The Fear of Gambling (FOG), is, on the surface, several stories braided into a single-story form. FOG consists of four consistent, continuing and primary story strands; the narrator’s quest for a woman that he once lost, his search for the successor to his art, his nostalgic record of his Domestic Cricket career with Cousin CJ and his failed years as a self-made Table Tennis player, just as the book cover tells. In bringing these strands together, FOG is a blurring of many boundaries; of time, space, autobiography, the real and the fantastic, truth, fiction and metafiction. And through this blurring, FOG focuses on the grey spaces of the current political landscape, literary representation and the search for identity.
The diffusion of the plotlines and the random episodic style of writing Vihanga has used to tell his story/ies made this book a very difficult one for this reader to not only read and map, but also to attempt to locate the episodes in a coherent order of sorts. This difficulty was made even more so by the frequent, seemingly random, shifts between time and space. However, these very interruptions and shifts are exactly what makes the book appear rather like life in general with its random, and chaotic, episodes. However, Vihanga seems to know exactly what he’s doing for within the seemingly randomness of it all, there is a method to the madness; plotlines that appear arbitrary develop into foils for other plotlines while personal anecdotes elucidate greater national truth. For example, the narrative of the narrator’s cousin’s personal history is constructed through specifically chosen moments and so evolves into a foil for the chosen trajectories of larger historical narratives.
In essence FOG appears to attempt to capture a moment in time that would, in all its essence be lost in a matter of days and weeks. In that light, FOG doesn’t appear to attempt to give a specific message on a specific issue, but rather succeeds in representing a time and space that is ‘in the passing’; it is an attempt to nail down a moment that would be gone too soon, historicized with the general at the cost of the particular. As the narrative comments, in the latter stages of the book, “history will be rewritten…(and it) will be hasty and gaps will be left.” FOG seems to be trying to depict some of the gaps that will be left gaping. Giving into his signature tongue-in-cheek style and attitude though, Vihanga captures this moment of the ‘present’, ironically, by moving between the past, present, future, and even spiritual, realms seamlessly.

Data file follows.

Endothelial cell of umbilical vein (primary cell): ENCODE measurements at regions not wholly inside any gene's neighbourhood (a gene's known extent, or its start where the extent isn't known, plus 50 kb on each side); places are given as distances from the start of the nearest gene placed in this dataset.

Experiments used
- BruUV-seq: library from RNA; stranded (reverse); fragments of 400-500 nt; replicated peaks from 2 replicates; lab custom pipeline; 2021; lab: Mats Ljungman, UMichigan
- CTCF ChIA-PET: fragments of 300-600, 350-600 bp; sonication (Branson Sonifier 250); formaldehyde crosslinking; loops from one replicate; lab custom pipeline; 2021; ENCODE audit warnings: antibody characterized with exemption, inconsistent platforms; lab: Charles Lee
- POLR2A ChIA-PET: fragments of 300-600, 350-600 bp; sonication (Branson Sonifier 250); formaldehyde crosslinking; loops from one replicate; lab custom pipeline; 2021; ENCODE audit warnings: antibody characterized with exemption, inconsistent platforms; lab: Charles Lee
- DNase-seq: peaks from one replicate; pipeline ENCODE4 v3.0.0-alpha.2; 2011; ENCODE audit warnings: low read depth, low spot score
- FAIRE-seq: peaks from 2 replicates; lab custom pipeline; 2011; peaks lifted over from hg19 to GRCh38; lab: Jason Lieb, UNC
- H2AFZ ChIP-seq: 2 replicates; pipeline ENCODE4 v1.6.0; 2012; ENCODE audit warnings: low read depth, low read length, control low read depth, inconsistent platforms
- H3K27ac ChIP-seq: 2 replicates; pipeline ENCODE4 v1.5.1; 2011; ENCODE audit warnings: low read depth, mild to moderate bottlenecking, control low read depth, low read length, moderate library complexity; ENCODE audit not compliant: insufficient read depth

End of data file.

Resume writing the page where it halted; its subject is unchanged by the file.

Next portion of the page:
What I really enjoyed about this book, and for which I would ultimately recommend it, is its depiction of the political landscape of the last two and half years in Sri Lanka. The immediate post-war political and ideological landscape is captured effortlessly, interwoven with the narrator’s and his cousin’s personal journey/s. FOG is topical in its preoccupation with the increasing militarisation of the nation and the seeming breakdown of law and order, which are skillfully captured through ball-by-ball episodes of rugger, that is juxtaposed with the ringing silence from and of the political opposition. Vihanga appears to be holding most, if not all, of us responsible for this current political climate – either by being someone who passively accepts the current status quo or being one who enables it to take place by allowing or even encouraging its reinforcement through the (constructed) attitude that celebrates the “victorious forces”. Pseudo-nationalism is exaggerated fictionally, as much as nationalism has been embellished politically. And the incapacitation of the citizen’s responsibility/ies in a democratic country is captured by a short series of questions through which the narrator vents his frustration with the system.
Running alongside this representation of the political is the personal narrative of the search for identity; once the narrator’s mirrored self escapes from the mirror and is ‘freed’, his journey becomes binary where two identities attempt to negotiate one journey. Interspersed within this journey are the chronicles of love lost, attempted, waited for, imagined and finally found unexpectedly. It is in these ‘personal’ narratives that the poet strolls in – the writing is raw, emotionally and sexually charged and ultimately lyrical – a strength Vihanga is to yet fully explore and harness in his longer fiction.
FOG ends not with the end of the story/ies, but because the book must end. As much as Joyce’s Ulysses’ uncertain end reminds the reader that the book captures only a limited time in the characters’ lives, the ending of FOG reinforces that the story/ies told, and the events and memories recounted, are only the specifically chosen moments of much longer trajectories of personal and national history. FOG is closer in style to Vihanga’s first book The(ir) Autopsy and, like it, every time it’s read, some new and different perspective seems to emerge. In that sense, I personally find FOG a strange literary work because the obvious way to reading it seems to be from the first page to the last when it claims to “be over right now”. However, having read it that way the first time around, now I find that opening it to a random page and reading on from there gives new perspectives and begins other threads of thought – and this process can be done repeatedly. Hence, as a book, it seems to never be (really) over!
[This was written as a preview of FOG, by Ms. Manikya Kodituwakku, Dept of English, OUSL, Nawala]